Posted September. 22, 2014 00:27,
North Korea requested South Korea to make additional investment in Mount Kumgang and Wonsan areas, claiming that "it never confiscated the Souths property," which it had forfeited and frozen in April 2010. Oh Eung Kil, general president of Wonsan district development company under the Norths external economy ministry, told South Korean reporters at an informational session on investment in the North in Dalian, Liaoning Province, China on Saturday.
We did not confiscate Hyundai (Asan)s asset. We will not confiscate and will wait (going forward). We have waited for long (thus far), Oh said. The Souths asset is just in our territory because it is real estate, and the property is registered in Hyundais name.
Notably, citing the Norths foreign investment act providing that Pyongyang does not nationalize foreigners asset, Oh said, Because we cannot afford to continue waiting, blindly trusting the South, we will form ties with investors from various countries. Still, we are not excluding the South. The door is open.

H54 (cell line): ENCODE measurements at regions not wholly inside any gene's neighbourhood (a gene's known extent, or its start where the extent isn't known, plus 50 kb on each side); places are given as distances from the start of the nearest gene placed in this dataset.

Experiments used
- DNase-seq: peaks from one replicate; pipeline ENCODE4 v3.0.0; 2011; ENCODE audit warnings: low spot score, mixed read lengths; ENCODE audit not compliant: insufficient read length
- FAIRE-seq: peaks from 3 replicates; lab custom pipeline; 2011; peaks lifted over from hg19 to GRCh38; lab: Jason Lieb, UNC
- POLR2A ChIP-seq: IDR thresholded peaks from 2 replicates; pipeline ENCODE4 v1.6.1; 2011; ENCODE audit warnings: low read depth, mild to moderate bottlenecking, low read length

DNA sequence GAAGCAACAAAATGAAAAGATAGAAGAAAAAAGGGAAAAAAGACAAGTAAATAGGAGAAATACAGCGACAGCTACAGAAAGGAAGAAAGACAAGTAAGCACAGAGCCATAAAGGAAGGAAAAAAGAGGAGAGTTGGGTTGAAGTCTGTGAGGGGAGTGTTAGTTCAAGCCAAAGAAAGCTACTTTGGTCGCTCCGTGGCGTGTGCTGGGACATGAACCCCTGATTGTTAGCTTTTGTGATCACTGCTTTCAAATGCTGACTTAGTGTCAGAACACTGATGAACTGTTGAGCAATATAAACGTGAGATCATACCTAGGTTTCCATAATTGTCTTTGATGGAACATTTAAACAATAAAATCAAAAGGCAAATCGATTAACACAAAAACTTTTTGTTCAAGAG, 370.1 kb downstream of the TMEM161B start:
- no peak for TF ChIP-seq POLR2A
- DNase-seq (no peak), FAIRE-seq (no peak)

In April 2010, the North implemented a slew of measures, including forfeiture of the South Korean governments assets such as a separated family reunion house, freezing of private sector assets including duty-free shops, and deportation of management staff. In 2011, the North enacted the "Mount Kumgang international tourism district act," and deprived Hyundai Asan of the exclusive right to tourism projects. Hotels and other assets that were owned by Hyundai are currently operated by the North Korean authority. Experts say, The Norths move is aimed at denying its forfeiture of Hyundai Asans assets, which was negatively regarded by foreigners, and displaying situation of improved investment environment.
Meanwhile, Oh said, "Foreign shipment of unprocessed natural resources has been designated as an additional item subject to restriction of investment into North Korea." While banning shipment of coals and others without processing in North Korea by foreign investors, the North intends to allow processing of such resources within the Stalinist country. Since the North Korean authority singled out "sale of valuable natural resources at bargain prices as a unpatriotic act" as one of the crimes allegedly committed by Jang Song Thaek who was executed late last year, Pyongyang is believed to have strictly restricted foreign shipment of natural resources.